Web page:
prosecutors must generally go to a grand jury for an indictment.
A grand jury decides whether there is probable cause that a crime was committed
and that the person named on the indictment is the person who committed
it. Probable cause is a reasonable basis to believe a crime was committed.
This is different than proof beyond a reasonable doubt. For example, if
a person walks into Chase Manhattan bank wearing a ski mask, there may
be probable cause to make an arrest however merely wearing a ski mask
in a bank without more may not be proof beyond a reasonable doubt of an
attempted bank robbery.
A Federal grand jury needs at least 16 to 23 people and they need more
than 12 concurring votes to indict. Everyone except grand jury witnesses
must keep the fact of the proceedings secret. Witnesses can be subpoenaed,
they can invoke the fifth amendment, can have attorneys sit outside room,
and witnesses can take notes. In New York State courts, your attorney
can accompany you inside the grand jury and give you advice which is a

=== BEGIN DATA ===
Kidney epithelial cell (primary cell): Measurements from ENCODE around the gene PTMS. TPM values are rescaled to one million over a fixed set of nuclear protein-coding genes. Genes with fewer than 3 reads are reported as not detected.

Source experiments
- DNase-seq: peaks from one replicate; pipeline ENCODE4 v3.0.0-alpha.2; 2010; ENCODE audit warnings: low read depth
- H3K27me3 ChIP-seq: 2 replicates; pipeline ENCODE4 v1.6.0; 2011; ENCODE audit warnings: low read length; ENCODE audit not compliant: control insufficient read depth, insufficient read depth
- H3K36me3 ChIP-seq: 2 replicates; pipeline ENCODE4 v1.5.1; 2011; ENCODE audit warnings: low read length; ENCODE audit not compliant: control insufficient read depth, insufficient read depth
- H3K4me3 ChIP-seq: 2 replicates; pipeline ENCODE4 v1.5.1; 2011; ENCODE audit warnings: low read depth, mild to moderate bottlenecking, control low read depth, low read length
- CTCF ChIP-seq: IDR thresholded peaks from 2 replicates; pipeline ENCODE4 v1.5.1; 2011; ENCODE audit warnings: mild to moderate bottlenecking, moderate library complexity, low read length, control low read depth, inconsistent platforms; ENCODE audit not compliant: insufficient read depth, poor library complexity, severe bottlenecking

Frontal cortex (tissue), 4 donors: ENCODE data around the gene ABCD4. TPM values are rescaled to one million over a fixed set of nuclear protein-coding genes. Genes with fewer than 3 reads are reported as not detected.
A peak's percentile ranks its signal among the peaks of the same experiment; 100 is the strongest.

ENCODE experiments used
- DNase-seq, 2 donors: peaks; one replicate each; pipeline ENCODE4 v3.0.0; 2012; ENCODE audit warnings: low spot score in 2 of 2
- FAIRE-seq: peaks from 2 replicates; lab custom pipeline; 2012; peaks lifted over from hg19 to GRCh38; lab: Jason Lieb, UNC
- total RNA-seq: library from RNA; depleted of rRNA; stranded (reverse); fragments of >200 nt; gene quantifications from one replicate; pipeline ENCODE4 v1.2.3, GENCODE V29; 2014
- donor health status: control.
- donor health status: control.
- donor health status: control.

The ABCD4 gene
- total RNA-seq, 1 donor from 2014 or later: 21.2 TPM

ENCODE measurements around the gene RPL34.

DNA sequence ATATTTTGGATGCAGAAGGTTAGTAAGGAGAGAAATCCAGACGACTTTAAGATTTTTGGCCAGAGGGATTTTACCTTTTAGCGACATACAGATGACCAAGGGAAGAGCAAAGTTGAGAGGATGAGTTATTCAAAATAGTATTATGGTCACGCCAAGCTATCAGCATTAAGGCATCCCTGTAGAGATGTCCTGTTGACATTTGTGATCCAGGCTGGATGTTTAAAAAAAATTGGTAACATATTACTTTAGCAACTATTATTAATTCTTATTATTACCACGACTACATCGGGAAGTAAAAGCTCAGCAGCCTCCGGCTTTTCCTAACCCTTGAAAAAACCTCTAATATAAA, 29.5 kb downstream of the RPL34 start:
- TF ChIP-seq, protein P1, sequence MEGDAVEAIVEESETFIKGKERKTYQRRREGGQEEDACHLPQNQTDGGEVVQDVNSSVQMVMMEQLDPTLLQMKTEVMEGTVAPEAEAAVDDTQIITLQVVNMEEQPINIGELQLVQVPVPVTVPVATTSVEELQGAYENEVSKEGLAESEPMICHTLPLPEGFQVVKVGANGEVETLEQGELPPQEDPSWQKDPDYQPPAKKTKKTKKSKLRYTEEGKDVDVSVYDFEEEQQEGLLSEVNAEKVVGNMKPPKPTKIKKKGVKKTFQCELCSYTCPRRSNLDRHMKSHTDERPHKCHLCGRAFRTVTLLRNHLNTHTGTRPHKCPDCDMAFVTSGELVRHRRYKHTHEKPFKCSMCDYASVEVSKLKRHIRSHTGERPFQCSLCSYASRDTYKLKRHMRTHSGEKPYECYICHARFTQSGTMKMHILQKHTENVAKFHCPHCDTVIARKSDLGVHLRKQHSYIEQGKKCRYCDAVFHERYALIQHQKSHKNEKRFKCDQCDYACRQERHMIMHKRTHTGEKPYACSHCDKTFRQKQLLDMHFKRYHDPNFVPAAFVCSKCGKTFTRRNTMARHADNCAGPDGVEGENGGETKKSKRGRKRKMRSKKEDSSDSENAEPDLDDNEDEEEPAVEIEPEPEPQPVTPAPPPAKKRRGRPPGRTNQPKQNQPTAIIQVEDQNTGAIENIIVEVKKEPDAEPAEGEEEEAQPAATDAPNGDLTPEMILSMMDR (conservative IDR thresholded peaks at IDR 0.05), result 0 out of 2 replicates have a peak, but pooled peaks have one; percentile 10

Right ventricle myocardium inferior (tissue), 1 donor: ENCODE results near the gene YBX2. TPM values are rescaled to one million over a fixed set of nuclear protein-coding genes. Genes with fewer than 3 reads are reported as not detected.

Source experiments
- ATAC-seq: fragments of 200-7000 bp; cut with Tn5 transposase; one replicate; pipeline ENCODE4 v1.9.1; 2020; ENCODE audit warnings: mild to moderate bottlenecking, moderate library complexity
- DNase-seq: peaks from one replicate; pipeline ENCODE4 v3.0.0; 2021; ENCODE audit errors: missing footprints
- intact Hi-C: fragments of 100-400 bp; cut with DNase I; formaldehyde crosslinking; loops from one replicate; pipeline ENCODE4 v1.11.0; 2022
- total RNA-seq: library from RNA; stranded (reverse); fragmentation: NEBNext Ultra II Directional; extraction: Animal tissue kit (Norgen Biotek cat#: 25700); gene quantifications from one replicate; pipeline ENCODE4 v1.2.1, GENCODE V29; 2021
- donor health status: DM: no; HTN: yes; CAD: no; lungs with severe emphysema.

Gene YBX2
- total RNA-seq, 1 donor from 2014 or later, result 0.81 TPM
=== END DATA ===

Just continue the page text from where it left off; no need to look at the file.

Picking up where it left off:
crucial difference from federal grand juries.
It has been said that a grand jury could indict him sandwich (Judge Wachtler,
NY Court of Appeals). This means, basically, that it is very easy for
a prosecutor to obtain an indictment. This could be due to the fact that
grand juries can hear hearsay testimony, don’t have to find proof
beyond a reasonable doubt has been met, or that prosecutors can cherry-pick
by bringing only the strongest cases to a grand jury.
After a grand jury has heard the evidence, there can be an indictment,
no indictment, discharge or expiration without action, submission of report
to court. A defendant can move to dismiss indictment based on defects
in the grand jury in both New York State and federal court.
The 5th amendment grand jury requirement does not apply to states but about
50% of states use similar mechanism including New York, other states use
things like preliminary hearing. Federal prosecutors can also use preliminary
hearing in lieu of grand jury but will typically go for grand jury.
In 1984 federal bail reform act reduced reliance on cash bail and made